Bruce Schartner of Bee-Jay’s Excavating answers questions about his proposed rock quarry on property he owns in Spallumcheen at a public meeting into the application Wednesday at Armstrong’s Odd Fellows Hall.

Bruce Schartner of Bee-Jay’s Excavating answers questions about his proposed rock quarry on property he owns in Spallumcheen at a public meeting into the application Wednesday at Armstrong’s Odd Fellows Hall.

Quarry angers residents

Debbie and Ed Marriott believe their idyllic lifestyle could be rocked

Debbie and Ed Marriott believe their idyllic lifestyle could be rocked.

The Marriotts are the main opponents to a proposed Spallumcheen rock quarry, which would be located, according to Ed, 250 metres from their neighbouring property on Back Enderby Road.

On Wednesday, at a public meeting in Armstrong’s Odd Fellows Hall, organized by the ministry of mines, along with quarry applicant Bruce Schartner of Bee-Jay’s Excavating Ltd., the Marriotts made their case.

“This is our quality of life,” said Debbie Marriott, fighting back tears and holding a large photo album of letters of support for her neighbours. “Why do we need another one (quarry)? My goal is no quarry at all.”

Added Ed Marriott, who has worked in the rock business for 30 years: “It’s a health hazard to us.”

The Marriotts were joined by close to 50 supporters for the near three-hour meeting, mandatorily called by the ministry of mines after they received more than six complaints to Bee-Jay’s Excavating’s application.

The proposal calls for the quarry to operate 200 days a year, five days a week, Monday to Friday, from 7 a.m. to 5 p.m.

Eric Beresford, a mining consultant with 26 years experience, hired by the applicant, said there would be two trucks per day and that blasting would occur “two, maybe three, times per year.”

He said the products that would be taken off the property would be used for erosion control, bank stabilization and road and finishing bases.

Residents are concerned about noise and dust coming from the quarry.

Frank Hassard said the applicant, who owns the property, “picked the worst spot for a neighbourhood conflict you could possibly pick.”

Schartner was asked if he could pick another site on the property for the quarry that’s “safer, less stressful and less disruptive for the neighbours.”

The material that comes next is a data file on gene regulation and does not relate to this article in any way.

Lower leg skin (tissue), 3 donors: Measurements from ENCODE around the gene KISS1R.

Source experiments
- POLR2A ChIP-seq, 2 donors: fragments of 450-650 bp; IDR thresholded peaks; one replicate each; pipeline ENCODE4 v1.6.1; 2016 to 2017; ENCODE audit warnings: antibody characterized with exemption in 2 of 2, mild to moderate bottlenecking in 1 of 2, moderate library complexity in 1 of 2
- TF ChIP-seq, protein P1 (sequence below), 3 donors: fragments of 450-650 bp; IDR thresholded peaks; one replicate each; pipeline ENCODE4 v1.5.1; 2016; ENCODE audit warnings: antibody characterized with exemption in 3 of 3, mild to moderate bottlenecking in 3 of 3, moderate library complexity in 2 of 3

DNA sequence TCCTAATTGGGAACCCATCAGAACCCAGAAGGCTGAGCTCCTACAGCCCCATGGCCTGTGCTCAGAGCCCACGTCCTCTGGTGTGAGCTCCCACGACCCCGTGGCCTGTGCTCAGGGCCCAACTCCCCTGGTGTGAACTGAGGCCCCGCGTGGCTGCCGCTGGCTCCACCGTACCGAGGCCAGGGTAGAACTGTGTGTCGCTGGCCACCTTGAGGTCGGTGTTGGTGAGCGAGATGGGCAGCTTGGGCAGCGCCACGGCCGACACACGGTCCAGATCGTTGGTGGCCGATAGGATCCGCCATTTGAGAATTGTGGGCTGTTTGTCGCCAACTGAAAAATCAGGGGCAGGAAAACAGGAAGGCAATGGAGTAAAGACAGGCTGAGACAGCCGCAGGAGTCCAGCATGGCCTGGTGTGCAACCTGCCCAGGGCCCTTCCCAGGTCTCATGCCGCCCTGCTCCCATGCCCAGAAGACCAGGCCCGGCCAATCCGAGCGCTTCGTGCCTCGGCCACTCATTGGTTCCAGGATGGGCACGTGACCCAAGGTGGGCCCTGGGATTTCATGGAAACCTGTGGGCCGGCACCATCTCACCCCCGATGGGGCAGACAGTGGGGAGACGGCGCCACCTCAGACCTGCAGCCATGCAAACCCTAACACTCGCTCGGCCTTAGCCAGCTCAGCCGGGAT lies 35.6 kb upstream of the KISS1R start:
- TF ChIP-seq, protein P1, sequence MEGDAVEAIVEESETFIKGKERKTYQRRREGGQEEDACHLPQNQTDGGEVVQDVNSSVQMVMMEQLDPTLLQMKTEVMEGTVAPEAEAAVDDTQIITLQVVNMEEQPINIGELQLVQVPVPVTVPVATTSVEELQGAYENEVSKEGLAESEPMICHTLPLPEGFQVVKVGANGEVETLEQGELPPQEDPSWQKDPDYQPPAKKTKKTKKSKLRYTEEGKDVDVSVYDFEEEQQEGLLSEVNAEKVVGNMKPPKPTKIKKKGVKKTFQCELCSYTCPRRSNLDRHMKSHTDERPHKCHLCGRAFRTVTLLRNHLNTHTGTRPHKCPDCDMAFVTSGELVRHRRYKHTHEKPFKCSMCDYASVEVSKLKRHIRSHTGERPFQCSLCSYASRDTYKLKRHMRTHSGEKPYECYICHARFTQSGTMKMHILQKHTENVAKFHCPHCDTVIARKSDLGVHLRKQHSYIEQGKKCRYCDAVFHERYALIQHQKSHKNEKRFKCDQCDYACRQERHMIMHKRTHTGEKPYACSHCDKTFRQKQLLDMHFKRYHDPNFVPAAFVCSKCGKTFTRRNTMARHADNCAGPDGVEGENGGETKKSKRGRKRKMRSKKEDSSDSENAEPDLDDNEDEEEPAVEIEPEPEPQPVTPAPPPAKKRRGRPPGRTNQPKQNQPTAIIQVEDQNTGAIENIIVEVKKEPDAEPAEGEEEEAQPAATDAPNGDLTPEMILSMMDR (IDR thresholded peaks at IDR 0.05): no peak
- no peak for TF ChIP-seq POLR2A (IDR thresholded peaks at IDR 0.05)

“We’re trying to be considerate to all the neighbours and balance everything,” said Schartner.

The property is zoned large holding and, when brought up, led to a discussion about the interpretation of the township’s large holding zoning bylaw.

Resident Marc Reinarz argued that once the rock is taken out of the ground, crushed and transported to another site, it’s industrial processing and not mining, which he believes is not allowed under the bylaw.

Beresford disagreed.

“Resource use is defined in the bylaw as use of a lot providing for conservation, management and extraction of the primary products, mineral and other resource materials,” he said.

Township council, which has no jurisidiction over the application, recently passed a motion calling for the ministry to deny Bee-Jay’s Excavatings application, or, if they approved it, to approve it with eight conditions.

Tom Charles, an inspector with the ministry of mines, said the council motion carried “no weight at all.”

“Unless they have an act signed by the ministry of energy and mines, and the ministry of community services,” said Charles. “If they have a signed agreement, then we have to follow that.”

Charles vowed that the ministry would be diligent in monitoring the quarry.

Resident Shirley Buksa told Charles that the ministry should “listen to us taxpayers.”

“We’re many taxpayers, he’s just one,” said Buksa. “You have to consider all of us.”

 

Charles said he would review all of the issues raised from the public meeting. He did not say how long it would be, if at all, before the applicant’s permit is issued.